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Coefficient of Variation and Demand

Planning in a Mixed ETO/MTS

Presented by:
Yur P. Ness

Demand Planning and Variation

Sometimes you work at places with a mix of
engineer to order and make to stock products.
If you are not careful, you will end up some fucked
up forecasting.
To avoid this, you to clearly segment the product
lines or channels driving the variation.
One method is to see if a product line has a high
or low coefficient of variation.

Coefficient of Variation
What is a coefficient of variation?

It is a measure of dispersion around a mean average.

It helps you understand the relative importance of the standard deviation of a population better.
It wont get you laid, but it may help you keep your job, which might help you get laid. At least it
should not hurt your chances.

How do you calculate it?

Take you Standard deviation and divide it into you mean average
If you Std Dev is 2, and your mean average is 10, your coefficient of average is .2
If you Std Dev is 2, and your mean average is 4, your coefficient of average is .5
The bigger the number, the more variation you have around the mean (the bell curve will be
The smaller the number, the more peaked or boner-esque the curve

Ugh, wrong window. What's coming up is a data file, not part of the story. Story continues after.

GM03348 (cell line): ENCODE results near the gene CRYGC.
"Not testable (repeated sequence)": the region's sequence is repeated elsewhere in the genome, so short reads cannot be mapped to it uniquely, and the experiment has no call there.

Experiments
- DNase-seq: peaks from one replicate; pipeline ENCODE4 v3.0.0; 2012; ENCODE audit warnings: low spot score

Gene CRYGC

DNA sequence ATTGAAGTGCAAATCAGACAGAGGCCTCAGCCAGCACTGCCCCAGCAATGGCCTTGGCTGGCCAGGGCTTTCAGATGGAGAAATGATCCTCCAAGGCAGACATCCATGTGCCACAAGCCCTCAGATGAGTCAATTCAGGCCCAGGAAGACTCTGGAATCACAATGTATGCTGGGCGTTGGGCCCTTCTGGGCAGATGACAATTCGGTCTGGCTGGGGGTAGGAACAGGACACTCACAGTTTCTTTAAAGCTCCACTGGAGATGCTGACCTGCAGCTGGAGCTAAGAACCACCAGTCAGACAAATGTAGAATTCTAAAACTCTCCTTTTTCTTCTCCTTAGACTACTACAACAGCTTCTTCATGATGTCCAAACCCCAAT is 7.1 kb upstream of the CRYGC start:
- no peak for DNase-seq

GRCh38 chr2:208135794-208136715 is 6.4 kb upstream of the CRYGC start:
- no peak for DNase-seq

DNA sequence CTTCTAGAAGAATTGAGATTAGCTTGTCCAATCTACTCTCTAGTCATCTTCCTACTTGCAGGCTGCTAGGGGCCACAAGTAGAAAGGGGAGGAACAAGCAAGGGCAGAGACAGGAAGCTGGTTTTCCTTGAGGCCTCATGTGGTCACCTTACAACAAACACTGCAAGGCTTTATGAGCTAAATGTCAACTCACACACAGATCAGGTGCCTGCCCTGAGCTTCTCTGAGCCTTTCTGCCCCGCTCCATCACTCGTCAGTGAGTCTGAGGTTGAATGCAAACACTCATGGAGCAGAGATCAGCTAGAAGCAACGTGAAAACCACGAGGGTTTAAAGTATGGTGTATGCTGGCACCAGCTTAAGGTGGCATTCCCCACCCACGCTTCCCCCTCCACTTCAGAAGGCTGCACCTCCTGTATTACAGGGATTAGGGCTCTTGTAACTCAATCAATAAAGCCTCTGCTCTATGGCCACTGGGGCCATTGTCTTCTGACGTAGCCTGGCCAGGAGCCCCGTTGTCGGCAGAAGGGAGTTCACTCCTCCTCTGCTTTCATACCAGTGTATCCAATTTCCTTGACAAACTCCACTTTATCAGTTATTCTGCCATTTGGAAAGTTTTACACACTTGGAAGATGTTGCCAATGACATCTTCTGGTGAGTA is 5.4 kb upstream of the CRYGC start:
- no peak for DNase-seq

Attention Ladies: Bigger is not always better!

What we know about Cakes

Standard cakes have a low coefficient of variation and are typically US customers.
International cakes tend to be the focus of the pre-demand review and typically are
associated with festivals.
Festival cakes have high demand variability





High COV is tough

to forecast

Generating a flat MRP demand

For Naughtie Brownies units, the proposal is to take
the statistically generated demand plan

On a 240 day year, this would be approximately 300 units a day

For Fruitie Brownies, the proposal is to load a flat

forecast of 30 units a day (7,000 a year)

This will give us some pipeline materials

It may lead to heavier inventories at times
It does not guarantee we can make any given rate at any given time
It will have to be managed up or down based on the data from the demand review
Major expected changes would be added incrementally to the base forecast

For Creamies, the proposal is to load a flat forecast of

30 units a day (7,000 a year)

The same logic applies as above for Fruities.

Getting MRP Less Wrong

On flat demand we should get the components in
time to make the parts in time and to get to MRPs
goal of zero inventory with perfect service

No shortages!

Level loads!

Zero inventory!

Lumpy Demand
With Lumpy demand, we need to bump forecast on Fruities and extra
Creamies to avoid the following conditions

Excess Inventory
No enough inventory (airfreight)
Production stops
Sad Babies

Excess Inventory

Demand but no parts to produce

Key Points of this Presentation

Forecasts are always wrong.
The key is to understand the assumptions and scenarios
underlying them to make them less wrong in the future.
The Coefficient of variation helps you know when to take
a statistical forecast model.
Cute baby pictures can distract you from the fact that the
MRP slides have nothing to do with demand planning,
and are just filler.
Penis jokes are funny!